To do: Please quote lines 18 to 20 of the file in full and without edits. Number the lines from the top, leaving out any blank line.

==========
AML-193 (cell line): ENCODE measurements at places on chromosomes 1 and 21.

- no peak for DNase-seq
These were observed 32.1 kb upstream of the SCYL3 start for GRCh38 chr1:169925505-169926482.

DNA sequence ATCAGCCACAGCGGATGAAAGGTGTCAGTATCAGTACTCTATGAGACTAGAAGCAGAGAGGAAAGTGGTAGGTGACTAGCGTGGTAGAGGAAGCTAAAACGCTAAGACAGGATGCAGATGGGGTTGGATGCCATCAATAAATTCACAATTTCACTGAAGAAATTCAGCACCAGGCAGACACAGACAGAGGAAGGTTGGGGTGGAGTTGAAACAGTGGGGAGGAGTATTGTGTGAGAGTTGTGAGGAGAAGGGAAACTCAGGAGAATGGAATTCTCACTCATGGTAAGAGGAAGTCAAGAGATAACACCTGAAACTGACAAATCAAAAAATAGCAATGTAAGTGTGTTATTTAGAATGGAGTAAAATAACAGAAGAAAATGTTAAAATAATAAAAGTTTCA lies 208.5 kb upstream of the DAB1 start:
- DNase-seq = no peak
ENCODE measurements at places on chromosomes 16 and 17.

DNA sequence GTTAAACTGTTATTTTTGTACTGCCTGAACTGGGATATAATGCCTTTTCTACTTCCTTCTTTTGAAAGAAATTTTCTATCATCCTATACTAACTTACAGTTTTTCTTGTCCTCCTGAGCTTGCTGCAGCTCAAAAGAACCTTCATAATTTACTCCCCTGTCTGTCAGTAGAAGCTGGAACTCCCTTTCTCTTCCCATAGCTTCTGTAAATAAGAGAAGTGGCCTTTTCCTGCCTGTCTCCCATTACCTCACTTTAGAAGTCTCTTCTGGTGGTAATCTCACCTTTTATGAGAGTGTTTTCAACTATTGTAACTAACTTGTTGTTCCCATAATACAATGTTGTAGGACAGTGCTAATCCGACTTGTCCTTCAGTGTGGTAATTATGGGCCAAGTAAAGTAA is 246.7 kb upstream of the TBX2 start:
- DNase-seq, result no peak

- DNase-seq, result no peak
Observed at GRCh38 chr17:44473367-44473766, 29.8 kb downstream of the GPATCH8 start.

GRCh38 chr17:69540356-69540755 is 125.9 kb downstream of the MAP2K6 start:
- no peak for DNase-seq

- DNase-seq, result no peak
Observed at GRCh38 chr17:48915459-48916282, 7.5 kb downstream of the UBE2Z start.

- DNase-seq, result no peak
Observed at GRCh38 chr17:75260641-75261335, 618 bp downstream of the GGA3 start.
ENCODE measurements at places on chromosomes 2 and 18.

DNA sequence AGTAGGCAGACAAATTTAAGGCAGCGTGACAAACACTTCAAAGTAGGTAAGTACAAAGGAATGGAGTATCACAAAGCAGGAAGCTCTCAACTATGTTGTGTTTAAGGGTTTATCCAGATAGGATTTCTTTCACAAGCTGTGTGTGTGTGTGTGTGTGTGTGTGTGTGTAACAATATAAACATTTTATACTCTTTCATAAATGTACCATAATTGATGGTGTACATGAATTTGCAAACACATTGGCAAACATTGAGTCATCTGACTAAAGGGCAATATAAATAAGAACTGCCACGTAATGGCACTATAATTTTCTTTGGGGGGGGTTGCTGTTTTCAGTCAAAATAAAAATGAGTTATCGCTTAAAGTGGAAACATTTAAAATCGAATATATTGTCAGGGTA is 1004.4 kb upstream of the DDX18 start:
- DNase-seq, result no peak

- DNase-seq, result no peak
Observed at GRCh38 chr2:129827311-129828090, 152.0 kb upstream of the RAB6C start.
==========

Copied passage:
DNA sequence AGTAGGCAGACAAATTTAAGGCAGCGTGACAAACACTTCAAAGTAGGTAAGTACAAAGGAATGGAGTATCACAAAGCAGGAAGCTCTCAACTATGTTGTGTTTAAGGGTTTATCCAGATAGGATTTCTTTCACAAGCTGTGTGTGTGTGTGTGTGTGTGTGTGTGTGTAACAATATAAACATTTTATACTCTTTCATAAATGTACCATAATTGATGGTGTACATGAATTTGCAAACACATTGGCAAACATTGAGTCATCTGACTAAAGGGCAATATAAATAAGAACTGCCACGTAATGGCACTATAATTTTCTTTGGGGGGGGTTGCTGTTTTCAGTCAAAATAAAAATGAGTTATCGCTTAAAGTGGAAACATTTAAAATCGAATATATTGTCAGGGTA is 1004.4 kb upstream of the DDX18 start:
- DNase-seq, result no peak

- DNase-seq, result no peak